Remembering Leonard Nimoy

It is not often I am at a loss of words, but today I find myself dumbstruck by the news of Leonard Nimoy‘s passing.

There will be those who express themselves better, but I would be remiss if I didn’t try to take a moment to recognize and honor this actor who created one of Pop Culture’s most famous characters, and one of my personal heroes, Star Trek’s Mr. Spock.

Like many of my generation, I discovered Star Trek during its period of constant syndication during the 70’s.  It aired nightly at midnight, and I would sneak out of bed, and watch it on an old portable black and white TV, with the sound turned down low, as not to wake my mother, sleeping in the other room.  If I did, it would certainly get me in trouble, resulting in a grounding or worse, but so strong was the need in me to see the show, to join the crew of the Enterprise as it boldly trekked across the galaxy, that I took that risk.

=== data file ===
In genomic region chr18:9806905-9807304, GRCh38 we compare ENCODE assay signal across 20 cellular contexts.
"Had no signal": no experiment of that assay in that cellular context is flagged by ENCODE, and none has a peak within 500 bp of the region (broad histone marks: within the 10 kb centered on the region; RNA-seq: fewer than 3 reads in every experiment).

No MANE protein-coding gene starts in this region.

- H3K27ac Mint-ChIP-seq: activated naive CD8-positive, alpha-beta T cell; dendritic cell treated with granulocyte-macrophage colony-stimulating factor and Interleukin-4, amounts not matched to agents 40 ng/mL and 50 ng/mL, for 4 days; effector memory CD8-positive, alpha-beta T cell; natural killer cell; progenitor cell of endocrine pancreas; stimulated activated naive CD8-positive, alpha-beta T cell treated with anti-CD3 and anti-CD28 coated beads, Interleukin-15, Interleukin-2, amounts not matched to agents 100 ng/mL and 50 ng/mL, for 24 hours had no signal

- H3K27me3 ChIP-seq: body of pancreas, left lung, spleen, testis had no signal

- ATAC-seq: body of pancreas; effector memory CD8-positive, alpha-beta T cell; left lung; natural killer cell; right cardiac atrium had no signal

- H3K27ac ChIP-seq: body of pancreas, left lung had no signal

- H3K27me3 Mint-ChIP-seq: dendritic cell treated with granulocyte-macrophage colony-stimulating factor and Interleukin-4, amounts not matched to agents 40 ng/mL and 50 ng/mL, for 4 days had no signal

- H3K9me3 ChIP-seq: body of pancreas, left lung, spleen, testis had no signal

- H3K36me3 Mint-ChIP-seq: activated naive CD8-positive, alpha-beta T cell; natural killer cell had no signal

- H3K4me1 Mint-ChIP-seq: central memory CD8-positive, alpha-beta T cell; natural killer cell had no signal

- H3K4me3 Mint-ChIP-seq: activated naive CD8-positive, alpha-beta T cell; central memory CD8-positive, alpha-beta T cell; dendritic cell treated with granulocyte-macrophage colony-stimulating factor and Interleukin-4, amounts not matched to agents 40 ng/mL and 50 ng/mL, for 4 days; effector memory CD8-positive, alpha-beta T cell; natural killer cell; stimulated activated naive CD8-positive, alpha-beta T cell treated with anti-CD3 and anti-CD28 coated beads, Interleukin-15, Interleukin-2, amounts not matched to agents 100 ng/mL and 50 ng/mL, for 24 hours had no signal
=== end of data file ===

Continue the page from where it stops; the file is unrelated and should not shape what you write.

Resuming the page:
For a young boy, who perhaps was a bit of an outsider himself, fascinated by all things outer space. Finding Star Trek was akin to finding the Dead Sea Scrolls.  It gave deeper breadth to world far bigger than myself. I immediately found a kindred spirit in the show’s pointy eared, alien character, Commander Spock.  Like him, I found myself surround by like, but an obviously different sort of people.   Yet he managed to not only fit in to that world, he thrived in it, becoming a trusted ally and confidant to his crew mates.  His friends.   That an alien could find a way to fit in, inspired me to be myself, and assured me that I too would find a place where being me would be enough.

Leonard Nimoy was also much more than just an actor playing a role.  He was a writer, poet, photography, recording artist, director, and role model, inspiring millions, including one nerdy nine year old boy, sitting in the glow of black and white portable television.

Spock
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